Hierarchical micro/nanostructures were easily produced on the inherently hydrophobic polytetrafluoroethylene (PTFE) substrate by femtosecond laser processing, endowing the PTFE surface with excellent superhydrophobicity and underwater superaerophilicity. The femtosecond laser-induced superhydrophobic and underwater superaerophilic microgrooves greatly repel water and can support gas transportation underwater because a hollow microchannel formed between the PTFE surface and water medium in water. Underwater gas was easily transported through this hollow microchannel.

Interestingly, when superhydrophobic microgrooves connect different superhydrophobic regions in water, the gas spontaneously transfers from a small region to a large region. A unique laser drilling process can also integrate the microholes into the superhydrophobic and underwater superaerophilic PTFE sheet.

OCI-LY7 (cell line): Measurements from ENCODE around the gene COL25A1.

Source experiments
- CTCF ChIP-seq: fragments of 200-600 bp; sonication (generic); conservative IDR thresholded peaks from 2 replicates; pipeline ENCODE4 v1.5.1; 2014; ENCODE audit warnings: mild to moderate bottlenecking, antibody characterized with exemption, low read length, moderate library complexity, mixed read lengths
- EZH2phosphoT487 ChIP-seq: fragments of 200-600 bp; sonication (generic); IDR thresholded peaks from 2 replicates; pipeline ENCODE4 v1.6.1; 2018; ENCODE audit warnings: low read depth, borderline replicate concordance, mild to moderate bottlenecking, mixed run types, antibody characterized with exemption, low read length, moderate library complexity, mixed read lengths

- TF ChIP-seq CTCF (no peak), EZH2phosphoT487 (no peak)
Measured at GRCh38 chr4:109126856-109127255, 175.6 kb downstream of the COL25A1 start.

The asymmetric morphology of the femtosecond laser-induced 'Y'-shaped microholes and the unique surface superwettability of the PTFE sheet allowed the gas bubbles to unidirectionally pass through the porous superwetting PTFE sheet (from the small-holes side to the big-holes side) in the water.

Anti-buoyancy unidirectional penetration was achieved; that is, the gas overcame the buoyance of the bubble and self-transported downward. Similar to a diode, the function of the unidirectional gas passage of the superwetting porous sheet was used to determine the gas's transporting direction in manipulating underwater gas, preventing gas backflow.